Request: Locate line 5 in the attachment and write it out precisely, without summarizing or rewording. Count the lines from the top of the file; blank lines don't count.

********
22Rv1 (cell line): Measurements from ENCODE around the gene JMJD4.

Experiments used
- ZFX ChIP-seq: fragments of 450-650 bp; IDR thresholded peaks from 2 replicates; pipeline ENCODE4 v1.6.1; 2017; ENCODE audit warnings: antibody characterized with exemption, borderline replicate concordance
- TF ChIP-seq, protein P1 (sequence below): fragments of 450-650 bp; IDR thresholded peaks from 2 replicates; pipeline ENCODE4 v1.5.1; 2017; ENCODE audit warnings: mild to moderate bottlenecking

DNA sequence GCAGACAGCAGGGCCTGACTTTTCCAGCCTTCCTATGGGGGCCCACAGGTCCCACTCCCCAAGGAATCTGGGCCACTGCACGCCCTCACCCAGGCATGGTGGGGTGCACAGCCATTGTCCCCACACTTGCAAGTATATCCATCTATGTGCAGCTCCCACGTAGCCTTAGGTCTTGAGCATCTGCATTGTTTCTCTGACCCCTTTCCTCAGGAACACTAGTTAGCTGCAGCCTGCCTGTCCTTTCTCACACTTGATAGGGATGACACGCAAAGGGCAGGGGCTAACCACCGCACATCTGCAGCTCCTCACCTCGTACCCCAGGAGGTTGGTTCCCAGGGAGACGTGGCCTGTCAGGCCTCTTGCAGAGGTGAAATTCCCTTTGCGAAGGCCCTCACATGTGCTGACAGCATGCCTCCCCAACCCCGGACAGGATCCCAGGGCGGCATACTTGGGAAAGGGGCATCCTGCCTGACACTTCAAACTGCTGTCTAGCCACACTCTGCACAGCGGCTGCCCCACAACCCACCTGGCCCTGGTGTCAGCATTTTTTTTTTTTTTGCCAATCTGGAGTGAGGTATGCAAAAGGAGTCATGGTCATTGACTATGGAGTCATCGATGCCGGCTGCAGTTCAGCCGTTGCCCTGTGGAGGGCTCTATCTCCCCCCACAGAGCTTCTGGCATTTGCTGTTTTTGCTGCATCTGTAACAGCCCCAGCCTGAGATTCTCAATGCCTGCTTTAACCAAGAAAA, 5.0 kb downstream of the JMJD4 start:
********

DNA sequence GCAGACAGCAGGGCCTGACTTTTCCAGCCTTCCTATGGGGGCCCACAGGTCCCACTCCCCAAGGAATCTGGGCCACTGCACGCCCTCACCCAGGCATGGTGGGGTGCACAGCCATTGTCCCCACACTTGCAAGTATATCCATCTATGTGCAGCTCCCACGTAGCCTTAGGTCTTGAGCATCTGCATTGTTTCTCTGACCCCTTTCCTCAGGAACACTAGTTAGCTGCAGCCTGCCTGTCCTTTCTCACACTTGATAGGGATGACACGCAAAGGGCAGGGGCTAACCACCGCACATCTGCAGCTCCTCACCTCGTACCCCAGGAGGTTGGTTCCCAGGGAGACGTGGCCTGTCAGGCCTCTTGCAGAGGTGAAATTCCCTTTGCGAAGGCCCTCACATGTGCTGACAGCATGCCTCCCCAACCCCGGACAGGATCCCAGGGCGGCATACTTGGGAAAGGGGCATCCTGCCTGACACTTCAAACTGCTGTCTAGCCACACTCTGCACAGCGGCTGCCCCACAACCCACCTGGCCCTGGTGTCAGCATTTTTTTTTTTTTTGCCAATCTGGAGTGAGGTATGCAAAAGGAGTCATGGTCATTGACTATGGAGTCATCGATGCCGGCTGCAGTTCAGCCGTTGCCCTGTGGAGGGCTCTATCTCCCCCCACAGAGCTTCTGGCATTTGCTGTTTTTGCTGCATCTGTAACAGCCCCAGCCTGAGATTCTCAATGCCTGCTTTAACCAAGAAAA, 5.0 kb downstream of the JMJD4 start: